Wednesday, 27 May 2009
Dusty Old Fairground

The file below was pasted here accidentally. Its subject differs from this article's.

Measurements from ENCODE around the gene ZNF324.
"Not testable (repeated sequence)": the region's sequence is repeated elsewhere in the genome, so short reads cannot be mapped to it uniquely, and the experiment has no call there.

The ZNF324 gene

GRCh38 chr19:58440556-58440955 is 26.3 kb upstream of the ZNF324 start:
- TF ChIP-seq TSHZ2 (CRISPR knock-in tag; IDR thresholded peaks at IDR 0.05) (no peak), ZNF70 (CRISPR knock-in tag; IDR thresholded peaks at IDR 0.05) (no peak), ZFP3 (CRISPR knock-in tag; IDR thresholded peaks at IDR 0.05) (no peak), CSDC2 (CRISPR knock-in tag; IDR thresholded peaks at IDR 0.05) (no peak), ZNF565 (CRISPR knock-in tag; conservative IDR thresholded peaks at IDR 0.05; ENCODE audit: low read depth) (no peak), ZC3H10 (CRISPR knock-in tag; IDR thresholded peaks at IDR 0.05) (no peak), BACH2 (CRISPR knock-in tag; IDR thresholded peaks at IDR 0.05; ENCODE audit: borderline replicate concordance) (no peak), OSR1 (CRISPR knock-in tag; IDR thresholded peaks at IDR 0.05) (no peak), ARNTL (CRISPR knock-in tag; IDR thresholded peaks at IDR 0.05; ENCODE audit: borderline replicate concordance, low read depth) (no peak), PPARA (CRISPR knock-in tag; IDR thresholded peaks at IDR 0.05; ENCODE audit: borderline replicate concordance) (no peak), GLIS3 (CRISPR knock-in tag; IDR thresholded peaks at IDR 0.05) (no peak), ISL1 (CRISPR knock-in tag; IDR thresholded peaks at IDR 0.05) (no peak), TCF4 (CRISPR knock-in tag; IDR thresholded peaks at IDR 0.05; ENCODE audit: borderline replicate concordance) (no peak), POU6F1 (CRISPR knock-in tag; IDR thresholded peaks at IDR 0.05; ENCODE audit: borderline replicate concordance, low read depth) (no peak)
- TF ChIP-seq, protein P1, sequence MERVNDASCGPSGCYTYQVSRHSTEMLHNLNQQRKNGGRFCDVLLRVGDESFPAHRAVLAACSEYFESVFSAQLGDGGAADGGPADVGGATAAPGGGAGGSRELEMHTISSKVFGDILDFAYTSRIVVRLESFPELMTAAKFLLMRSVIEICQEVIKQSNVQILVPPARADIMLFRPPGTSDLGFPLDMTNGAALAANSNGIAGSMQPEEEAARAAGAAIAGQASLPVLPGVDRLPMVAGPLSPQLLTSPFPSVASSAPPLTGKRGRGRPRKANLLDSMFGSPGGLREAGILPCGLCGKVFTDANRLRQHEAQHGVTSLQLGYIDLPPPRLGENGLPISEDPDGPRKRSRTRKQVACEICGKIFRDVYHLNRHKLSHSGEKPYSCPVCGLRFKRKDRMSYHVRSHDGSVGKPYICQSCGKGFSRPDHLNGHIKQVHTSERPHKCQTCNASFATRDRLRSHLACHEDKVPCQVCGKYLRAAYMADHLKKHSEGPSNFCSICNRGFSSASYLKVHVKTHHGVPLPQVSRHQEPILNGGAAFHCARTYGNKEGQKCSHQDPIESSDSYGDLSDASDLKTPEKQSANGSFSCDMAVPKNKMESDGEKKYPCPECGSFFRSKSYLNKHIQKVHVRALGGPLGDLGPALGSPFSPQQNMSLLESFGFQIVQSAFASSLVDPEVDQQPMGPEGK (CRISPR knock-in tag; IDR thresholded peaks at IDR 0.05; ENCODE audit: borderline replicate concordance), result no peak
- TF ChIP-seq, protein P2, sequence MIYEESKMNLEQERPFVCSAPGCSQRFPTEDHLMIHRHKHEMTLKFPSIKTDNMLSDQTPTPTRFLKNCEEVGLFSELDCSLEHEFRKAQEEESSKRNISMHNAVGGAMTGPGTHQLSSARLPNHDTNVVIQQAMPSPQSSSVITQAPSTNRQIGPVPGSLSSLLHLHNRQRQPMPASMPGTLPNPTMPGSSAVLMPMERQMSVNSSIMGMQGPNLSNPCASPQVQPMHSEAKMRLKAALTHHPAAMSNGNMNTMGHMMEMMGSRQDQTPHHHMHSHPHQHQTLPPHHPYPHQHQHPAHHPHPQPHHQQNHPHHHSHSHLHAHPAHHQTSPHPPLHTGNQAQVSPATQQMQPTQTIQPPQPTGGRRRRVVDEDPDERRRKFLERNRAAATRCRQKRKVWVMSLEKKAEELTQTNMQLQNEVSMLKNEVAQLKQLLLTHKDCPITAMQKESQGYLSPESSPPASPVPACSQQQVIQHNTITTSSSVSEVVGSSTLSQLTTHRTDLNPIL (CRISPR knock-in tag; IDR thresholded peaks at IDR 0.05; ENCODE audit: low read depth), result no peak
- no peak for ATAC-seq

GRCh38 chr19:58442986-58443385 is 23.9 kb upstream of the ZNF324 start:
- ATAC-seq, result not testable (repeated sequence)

In the 1930s UK advertisers would routinely associate tobacco products with great moments in our island’s imperial history. Deadly dull and boring images of the likes of Raleigh, Nelson and Shakespeare proliferated, so a little contemporary subject matter makes a welcome change. That said, this is at first sight a diluted and genteel vision of fairground life. The raffish air of menace that attracted the interest of many artists is hard to find. Instead we have a cheery throng of outwardly respectable paragons of the lower middle class exchanging breezily polite phrases on the merits of Player’s cigarettes. Closer examination reveals a few more interesting details such as the abundance of discarded refuse and a toddler in confrontation with a black cat. There appears to be a pickpocket at work in the crowd, a gentleman with a briefcase has been tripped by a kite flyer and on the far right there’s a boot to the backside for a hapless victim. The artist is A A White, a regular cartoonist in Punch magazine, a place where the sort of gentle subversion seen here was very much the order of the day.